Guests:

Jill Redwood - Environment East Gippsland

Ed Hill - Goongerah Environment Centre

Image: logging halted on Tuesday 15th December, 2015. The machines were soon withdrawn from the area.

- See more at: http://www.3cr.org.au/earthmatters/episode-201512201100/stopping-choppin...

East Gippsland Logging halted on Tuesday 15th December, 2015Logging halted on Tuesday 15th December, 2015. The machines were soon withdrawn from the area.

The forests of East Gippsland, Victoria, continue to fall victim to an over-subsidised and under-regulated forestry industry. While some threatened species of flora and fauna should enjoy legal protection, the regulations are too-often ignored in the quest to make a dollar out of an unsustainable plunder. Thankfully, there are people on the ground to defend the forest and get in the way of the machines if need be. A powerful combination of legal action and direct protest have catalysed a recent win for the forests on the St Patrick's River, East Gippsland.

We quibble over ‘lawfare’, but the law is not protecting species properly anyway

Thursday, November 19, 2015

Originally published at: 

The federal government is set to go ahead with its crackdown on environmental “lawfare”, which would restrict green groups' legal standing to challenge mining approvals and other developments.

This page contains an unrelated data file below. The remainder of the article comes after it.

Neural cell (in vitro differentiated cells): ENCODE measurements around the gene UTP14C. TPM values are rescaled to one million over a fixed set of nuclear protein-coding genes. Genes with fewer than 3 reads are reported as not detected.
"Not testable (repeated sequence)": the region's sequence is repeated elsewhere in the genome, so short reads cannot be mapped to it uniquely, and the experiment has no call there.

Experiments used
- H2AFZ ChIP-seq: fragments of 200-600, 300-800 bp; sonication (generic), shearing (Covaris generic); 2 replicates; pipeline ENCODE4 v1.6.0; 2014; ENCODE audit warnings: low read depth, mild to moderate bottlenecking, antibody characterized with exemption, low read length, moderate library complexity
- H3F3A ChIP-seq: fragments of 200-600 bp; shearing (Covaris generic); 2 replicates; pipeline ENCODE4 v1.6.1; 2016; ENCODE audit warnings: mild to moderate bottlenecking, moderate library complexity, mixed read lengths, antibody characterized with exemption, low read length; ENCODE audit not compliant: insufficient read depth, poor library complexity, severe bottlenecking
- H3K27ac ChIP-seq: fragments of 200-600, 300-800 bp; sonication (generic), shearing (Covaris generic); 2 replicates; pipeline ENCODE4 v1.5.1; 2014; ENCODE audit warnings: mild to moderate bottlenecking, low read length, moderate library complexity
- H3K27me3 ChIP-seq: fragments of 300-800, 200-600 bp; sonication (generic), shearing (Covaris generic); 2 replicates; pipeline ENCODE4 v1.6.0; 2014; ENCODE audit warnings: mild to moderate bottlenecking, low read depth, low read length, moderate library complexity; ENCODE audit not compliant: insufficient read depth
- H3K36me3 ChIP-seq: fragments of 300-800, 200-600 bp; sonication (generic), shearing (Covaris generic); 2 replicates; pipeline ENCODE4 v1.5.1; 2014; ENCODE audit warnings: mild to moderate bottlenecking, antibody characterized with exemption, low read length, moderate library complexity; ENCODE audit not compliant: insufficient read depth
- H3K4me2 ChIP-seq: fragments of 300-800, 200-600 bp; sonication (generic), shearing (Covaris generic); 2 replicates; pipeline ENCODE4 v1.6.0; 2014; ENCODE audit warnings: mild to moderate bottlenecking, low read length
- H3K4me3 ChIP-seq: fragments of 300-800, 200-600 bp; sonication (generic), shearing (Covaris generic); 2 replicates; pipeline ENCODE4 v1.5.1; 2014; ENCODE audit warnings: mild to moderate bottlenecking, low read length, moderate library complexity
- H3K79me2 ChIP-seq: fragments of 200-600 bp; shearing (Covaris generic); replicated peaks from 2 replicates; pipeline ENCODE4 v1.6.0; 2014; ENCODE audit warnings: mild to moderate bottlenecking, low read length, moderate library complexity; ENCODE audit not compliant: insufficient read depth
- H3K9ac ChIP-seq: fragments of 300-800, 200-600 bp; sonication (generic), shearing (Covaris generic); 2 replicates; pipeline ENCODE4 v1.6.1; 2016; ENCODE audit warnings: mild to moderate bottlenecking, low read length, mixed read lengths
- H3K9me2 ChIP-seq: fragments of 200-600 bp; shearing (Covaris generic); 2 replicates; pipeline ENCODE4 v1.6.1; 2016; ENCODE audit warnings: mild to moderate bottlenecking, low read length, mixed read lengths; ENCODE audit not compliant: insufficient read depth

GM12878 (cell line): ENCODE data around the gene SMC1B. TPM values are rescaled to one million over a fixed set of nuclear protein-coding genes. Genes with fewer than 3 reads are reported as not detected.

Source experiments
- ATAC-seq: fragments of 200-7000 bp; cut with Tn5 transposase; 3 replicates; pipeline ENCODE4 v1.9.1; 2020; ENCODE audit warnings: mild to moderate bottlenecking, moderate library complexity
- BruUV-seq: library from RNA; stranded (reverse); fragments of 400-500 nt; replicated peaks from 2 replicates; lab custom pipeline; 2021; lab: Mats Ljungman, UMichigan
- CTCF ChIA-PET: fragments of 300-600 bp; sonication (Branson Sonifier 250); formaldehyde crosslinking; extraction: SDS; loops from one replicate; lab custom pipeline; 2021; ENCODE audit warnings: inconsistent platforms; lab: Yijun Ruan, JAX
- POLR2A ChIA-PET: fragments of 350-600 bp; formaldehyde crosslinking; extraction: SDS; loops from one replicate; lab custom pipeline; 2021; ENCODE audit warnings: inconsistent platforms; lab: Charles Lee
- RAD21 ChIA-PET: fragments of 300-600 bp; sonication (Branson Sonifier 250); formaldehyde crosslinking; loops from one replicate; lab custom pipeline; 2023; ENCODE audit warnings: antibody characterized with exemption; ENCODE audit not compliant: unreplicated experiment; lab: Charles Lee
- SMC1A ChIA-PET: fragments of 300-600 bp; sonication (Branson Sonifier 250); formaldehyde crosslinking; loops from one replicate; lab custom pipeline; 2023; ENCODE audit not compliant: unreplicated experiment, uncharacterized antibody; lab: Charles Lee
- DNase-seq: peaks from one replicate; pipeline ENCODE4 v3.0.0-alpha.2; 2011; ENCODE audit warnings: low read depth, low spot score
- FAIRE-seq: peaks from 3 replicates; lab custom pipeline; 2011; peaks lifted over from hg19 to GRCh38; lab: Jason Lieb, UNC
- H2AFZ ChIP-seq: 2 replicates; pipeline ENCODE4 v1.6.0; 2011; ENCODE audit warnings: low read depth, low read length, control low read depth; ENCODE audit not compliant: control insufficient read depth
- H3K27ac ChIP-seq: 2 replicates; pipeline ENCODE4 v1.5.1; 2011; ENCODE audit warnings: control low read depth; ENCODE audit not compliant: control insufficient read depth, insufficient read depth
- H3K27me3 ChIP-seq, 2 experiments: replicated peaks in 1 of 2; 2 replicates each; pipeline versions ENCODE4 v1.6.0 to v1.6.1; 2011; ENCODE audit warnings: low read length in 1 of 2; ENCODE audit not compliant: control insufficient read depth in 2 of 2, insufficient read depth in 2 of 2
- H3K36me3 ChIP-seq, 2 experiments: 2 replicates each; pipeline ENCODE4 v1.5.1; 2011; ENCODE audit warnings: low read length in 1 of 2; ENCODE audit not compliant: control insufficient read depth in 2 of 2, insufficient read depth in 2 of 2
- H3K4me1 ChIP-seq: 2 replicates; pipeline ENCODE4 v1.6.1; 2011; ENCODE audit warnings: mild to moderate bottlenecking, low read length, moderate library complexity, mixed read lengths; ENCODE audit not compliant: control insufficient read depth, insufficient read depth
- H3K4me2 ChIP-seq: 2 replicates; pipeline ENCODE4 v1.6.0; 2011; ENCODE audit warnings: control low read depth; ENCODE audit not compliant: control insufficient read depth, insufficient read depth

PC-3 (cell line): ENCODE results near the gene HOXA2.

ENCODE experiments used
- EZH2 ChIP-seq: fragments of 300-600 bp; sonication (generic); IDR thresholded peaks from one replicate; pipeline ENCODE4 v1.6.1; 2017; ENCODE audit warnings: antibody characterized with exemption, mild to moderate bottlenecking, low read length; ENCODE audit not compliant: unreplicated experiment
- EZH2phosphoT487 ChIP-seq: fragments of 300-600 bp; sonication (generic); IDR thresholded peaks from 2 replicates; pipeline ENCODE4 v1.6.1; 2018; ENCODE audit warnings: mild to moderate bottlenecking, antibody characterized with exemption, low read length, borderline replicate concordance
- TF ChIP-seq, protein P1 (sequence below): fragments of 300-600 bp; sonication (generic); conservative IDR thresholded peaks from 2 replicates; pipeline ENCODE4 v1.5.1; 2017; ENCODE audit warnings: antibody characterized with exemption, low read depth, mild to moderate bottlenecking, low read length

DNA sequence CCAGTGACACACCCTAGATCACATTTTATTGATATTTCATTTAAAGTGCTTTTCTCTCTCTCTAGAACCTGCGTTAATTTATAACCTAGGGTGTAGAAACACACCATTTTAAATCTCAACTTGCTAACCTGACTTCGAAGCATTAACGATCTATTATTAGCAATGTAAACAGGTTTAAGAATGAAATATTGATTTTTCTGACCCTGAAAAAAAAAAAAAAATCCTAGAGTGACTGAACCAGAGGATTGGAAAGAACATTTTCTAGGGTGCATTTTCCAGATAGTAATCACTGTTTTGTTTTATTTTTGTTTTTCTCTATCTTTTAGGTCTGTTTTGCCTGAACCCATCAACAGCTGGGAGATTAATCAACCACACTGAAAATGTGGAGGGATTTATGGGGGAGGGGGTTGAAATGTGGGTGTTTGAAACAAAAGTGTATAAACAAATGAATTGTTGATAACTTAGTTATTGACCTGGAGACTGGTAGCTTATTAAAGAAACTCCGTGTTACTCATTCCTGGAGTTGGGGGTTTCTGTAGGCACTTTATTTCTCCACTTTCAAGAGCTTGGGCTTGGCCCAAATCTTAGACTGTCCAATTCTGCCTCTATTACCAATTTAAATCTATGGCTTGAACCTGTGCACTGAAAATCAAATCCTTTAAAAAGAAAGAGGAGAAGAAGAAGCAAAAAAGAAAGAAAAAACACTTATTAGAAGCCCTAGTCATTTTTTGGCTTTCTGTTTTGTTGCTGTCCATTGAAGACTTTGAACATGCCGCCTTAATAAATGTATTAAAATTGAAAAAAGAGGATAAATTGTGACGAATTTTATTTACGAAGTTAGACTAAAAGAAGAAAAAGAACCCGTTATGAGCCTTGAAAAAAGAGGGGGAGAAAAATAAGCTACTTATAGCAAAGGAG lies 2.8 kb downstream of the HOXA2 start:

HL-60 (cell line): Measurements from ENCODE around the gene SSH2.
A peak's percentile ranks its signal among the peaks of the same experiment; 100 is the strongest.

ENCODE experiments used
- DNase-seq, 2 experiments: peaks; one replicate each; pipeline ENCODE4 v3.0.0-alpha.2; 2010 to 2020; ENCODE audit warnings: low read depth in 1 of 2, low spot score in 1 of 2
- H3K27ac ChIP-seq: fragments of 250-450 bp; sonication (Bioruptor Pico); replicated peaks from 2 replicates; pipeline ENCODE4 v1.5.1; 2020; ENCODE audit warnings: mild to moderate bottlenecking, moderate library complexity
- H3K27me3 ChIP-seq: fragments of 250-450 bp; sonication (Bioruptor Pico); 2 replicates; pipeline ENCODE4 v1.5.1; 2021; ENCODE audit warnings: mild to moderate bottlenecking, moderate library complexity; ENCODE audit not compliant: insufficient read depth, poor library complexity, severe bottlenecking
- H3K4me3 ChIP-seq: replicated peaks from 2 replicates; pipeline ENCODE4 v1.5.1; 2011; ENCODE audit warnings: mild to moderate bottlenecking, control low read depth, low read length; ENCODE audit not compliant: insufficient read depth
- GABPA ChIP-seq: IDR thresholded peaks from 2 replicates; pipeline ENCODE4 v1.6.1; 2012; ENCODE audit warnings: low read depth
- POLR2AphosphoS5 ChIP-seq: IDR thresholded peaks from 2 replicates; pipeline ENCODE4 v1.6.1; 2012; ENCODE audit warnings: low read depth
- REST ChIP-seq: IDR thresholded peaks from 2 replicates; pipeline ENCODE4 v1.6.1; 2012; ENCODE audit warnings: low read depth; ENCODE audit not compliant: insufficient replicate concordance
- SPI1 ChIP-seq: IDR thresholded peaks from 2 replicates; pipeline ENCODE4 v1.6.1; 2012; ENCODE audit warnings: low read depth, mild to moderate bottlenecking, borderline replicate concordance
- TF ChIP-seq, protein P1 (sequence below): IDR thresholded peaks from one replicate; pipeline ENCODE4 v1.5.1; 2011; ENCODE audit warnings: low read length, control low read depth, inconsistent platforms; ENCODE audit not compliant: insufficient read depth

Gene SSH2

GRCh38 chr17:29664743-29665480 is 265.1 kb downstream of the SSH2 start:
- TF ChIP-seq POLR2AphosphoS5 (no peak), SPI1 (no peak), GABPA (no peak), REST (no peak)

The Senate Standing Committee on Environment and Communications yesterday endorsed the proposed changes to the Environment Protection and Biodiversity Conservation Act, citing the “costs to proponents and consequences for economic activity when major development projects are delayed by judicial review”.

Abbott Government’s attack on the environment

Wednesday, August 19, 2015

Ashton coal mine Hunter Valley AustraliaUPDATE: 19th September 2015 Malcolm Turnbull has postponed the planned changes to the law that would exclude most enviro groups from challenging bad government development decisions.

The Abbott Government’s attack on the environment knows no bounds and is reaching a peak that has even the most conservative minds staggering with disbelief! His coal-obsession has become a very obvious mental disorder.

Farm groups furious at Coalition move to restrict environmental challenges

Wednesday, August 19, 2015

Originally published at: 

Farm organisations horrified they will be swept up in changes to environmental laws that aim to stop green groups taking legal action against resource projects

Angry farm organisations have learned they will be caught by changes to federal environmental laws aimed at stopping “environmental saboteurs” using the courts to delay big projects, but agriculture minister Barnaby Joyce says some individual farmers may not.

After the surprise announcement of major changes to federal environmental law on Tuesday, the Abbott government spent much of Wednesday making conflicting statements about which part of the laws it intended to abolish.